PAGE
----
Waste Management in Dentistry
Every process that works generates waste, which needs to be managed, and this is the case with dentistry. There are millions of waste materials generated daily from dental treatments that need proper disposal. There are multiple reasons why waste management in dentistry is important and why dental waste should be disposed of properly. Out of all those reasons, the prime one is to prevent contamination of bacteria. This article highlights some of the key methods of waste management in dentistry and how dental practitioners can make it their habit.
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Proper Distance for Disposal
The first and foremost thing a practicing dentist should do is to dispose of waste materials far from the dental set up to prevent any contamination. This waste can be anything like plastic gloves, water cups, used napkins, suction tips, etc.
After every dental treatment, have a dental assistant properly clean and disinfect the area. This is as important as cleaning the unit because it is very likely that waste materials will be found thrown on the floor, which is often overlooked and ignored. Using a disinfectant is the right way to make sure no cross-contamination occurs.
A trash can is surely present in every dental setup, but not all kinds of waste can be thrown in it directly. For example, blood-soaked cotton, suction tips, extracted teeth, used needles, amalgam fillings containing mercury, etc. are all hazardous things that need proper waste management in dentistry. Dentists must make sure to use biomedical containers, double bags, puncture-resistant boxes, and proper recycling services when it applies. You can check our full dental waste management guidelines here. Also, it is important to separate and recycle common waste like plastic, paper, and glass. And keep in mind that dental scrap containing precious metals can also be recycled and generate a good income for a dental office. Learn more about dental scrap refining here.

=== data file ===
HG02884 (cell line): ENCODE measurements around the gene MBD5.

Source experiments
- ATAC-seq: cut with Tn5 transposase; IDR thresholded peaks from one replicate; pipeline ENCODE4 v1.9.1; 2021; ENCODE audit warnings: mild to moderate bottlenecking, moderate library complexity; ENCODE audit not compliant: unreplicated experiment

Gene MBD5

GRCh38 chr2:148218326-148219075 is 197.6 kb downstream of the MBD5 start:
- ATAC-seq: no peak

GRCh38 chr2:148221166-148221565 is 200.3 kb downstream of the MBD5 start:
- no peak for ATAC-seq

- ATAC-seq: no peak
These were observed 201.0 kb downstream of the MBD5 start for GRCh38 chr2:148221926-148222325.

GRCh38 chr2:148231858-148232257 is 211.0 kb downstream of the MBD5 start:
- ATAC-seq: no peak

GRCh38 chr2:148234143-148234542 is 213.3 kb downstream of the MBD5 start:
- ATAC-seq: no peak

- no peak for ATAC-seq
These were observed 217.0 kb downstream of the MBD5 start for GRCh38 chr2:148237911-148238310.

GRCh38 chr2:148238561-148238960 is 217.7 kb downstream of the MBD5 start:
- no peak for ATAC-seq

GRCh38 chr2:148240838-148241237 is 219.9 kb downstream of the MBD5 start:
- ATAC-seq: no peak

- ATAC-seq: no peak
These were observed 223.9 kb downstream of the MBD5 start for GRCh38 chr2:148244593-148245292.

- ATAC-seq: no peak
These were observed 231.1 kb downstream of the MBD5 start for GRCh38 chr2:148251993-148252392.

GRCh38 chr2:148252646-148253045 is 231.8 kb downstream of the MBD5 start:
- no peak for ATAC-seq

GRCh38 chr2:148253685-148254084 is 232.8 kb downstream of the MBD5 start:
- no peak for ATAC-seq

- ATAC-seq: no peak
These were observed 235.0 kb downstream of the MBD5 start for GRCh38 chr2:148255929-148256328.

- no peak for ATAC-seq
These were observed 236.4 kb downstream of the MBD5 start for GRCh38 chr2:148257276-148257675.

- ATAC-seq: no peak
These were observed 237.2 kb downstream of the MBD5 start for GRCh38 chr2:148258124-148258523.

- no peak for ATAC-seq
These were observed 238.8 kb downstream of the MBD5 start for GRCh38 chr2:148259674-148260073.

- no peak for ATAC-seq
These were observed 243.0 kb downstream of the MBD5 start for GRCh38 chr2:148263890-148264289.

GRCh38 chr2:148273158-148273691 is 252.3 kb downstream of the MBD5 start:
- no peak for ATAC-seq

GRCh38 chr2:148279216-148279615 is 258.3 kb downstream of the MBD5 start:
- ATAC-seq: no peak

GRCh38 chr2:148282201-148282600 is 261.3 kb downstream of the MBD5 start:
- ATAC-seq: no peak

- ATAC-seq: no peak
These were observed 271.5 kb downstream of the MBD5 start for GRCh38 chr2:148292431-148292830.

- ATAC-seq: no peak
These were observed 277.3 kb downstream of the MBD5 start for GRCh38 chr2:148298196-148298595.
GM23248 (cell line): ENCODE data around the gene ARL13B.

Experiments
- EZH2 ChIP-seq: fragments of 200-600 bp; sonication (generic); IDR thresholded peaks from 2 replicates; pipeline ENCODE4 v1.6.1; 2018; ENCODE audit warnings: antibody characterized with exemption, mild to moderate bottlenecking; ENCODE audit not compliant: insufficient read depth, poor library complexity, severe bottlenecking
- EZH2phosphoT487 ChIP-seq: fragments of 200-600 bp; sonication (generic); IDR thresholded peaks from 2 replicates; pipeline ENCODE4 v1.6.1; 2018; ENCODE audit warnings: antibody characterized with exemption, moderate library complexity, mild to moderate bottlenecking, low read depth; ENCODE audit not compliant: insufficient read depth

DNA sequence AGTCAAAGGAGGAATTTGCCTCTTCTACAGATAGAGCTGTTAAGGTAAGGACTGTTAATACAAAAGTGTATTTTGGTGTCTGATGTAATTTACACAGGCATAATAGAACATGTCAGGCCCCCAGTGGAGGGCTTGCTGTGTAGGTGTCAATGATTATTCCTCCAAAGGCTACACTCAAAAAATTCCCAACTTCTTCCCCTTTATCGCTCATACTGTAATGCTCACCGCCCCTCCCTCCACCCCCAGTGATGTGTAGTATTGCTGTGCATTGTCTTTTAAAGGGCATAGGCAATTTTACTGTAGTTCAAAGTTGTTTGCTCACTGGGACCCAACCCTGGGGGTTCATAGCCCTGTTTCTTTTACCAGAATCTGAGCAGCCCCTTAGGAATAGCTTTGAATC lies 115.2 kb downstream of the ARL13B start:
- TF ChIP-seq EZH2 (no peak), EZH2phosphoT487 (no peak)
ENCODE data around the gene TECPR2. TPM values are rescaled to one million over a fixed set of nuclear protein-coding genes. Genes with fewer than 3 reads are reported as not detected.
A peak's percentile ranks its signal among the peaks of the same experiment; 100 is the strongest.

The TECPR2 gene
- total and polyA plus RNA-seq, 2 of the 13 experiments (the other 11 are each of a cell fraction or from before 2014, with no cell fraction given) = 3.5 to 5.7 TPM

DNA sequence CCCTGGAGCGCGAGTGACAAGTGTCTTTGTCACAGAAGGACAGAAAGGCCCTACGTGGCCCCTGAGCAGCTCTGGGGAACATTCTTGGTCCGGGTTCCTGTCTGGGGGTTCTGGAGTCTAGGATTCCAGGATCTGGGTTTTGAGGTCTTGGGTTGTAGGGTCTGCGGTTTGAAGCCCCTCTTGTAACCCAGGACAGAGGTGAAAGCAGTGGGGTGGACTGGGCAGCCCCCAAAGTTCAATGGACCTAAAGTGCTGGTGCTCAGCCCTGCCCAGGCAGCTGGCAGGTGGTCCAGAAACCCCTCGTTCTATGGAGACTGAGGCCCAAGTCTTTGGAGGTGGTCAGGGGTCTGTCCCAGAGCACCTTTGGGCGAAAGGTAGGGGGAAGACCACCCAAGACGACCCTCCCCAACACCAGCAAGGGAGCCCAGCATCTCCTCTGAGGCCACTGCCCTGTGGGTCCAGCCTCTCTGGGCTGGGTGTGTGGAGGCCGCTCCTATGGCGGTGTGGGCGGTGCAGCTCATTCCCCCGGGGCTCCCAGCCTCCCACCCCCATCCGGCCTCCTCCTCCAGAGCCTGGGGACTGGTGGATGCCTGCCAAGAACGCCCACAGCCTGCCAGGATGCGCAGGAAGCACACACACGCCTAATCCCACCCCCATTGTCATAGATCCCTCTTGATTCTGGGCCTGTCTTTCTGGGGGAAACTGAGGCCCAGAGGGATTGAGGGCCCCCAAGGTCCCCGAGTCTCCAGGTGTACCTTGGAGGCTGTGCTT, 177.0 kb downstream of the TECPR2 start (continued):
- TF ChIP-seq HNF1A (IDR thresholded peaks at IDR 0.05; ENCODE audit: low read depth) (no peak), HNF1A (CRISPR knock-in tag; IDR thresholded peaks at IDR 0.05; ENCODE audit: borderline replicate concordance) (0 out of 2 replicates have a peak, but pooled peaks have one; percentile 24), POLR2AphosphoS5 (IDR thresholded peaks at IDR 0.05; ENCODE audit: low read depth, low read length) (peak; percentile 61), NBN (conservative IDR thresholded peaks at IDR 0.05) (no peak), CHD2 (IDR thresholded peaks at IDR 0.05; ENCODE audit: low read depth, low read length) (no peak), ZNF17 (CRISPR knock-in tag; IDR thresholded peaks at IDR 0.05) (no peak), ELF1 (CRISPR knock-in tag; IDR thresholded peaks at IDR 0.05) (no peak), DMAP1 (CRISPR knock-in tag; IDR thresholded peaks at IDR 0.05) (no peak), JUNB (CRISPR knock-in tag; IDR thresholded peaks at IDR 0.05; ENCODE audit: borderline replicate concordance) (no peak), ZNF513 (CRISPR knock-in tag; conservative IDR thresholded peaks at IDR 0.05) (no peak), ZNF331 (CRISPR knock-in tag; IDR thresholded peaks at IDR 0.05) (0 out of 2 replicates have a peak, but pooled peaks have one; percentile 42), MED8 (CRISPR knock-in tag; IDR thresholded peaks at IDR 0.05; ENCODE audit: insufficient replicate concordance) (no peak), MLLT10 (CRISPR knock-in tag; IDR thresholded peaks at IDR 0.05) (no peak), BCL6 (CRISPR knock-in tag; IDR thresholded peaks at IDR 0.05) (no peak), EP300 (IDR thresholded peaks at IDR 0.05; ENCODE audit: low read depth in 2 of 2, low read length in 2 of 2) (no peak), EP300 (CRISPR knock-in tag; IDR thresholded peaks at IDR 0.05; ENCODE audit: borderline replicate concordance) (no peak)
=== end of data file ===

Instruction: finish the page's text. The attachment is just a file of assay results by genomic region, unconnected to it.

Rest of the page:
Why Is Waste Management in Dentistry So Important?
The main reason why properly disposing of the waste generated from dental interventions is important is because many diseases can be transmitted by contact with these materials. For example, it is known that the improper disposal of needles can cause accidental punctures to garbage collectors, which can lead to serious health issues for them. But it is also important to manage the waste inside the dental office to prevent cross-contamination from one patient to the next.
Another important reason is the environmental impact of this waste. Contaminant materials like mercury, lead, and some liquids used in dental procedures can be very harmful to the environment, so preventive measures are vital.
In conclusion, being a dentist means providing the best dental treatment to patients and counseling them. However, the role does not end here. Considering the general well-being and safety of patients also involves taking into consideration the whole environment. The better you follow good practices for waste management in dentistry, the better you can safeguard the environment and thus your patients.
Now you know the general rules of waste management in dentistry, and you can start applying these concepts. As we mentioned before, dental scrap is an important part of the dental waste management practice for every clinic, but you need to make sure that you send these materials to the right refiner, both for your practice’s benefit and for the environment.
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Core Scientific is the leader in dental scrap recycling in North America. We are a direct precious metal refinery specializing in dental scrap refining, and we provide our clients with the highest returns of the industry, 2 to 5 times higher than other providers!
We also hold ourselves to the highest standards of environmental compliance, so you know you are sending your dental waste to a trustworthy facility. We use the latest melting and assay technologies that extract more metals from scrap, making the recycling process more efficient and reducing the environmental footprint. For example, last year we recycled over 10,000 oz of precious metals, reducing 202,517 tons of waste and 2,674 lbs of CO2 emissions.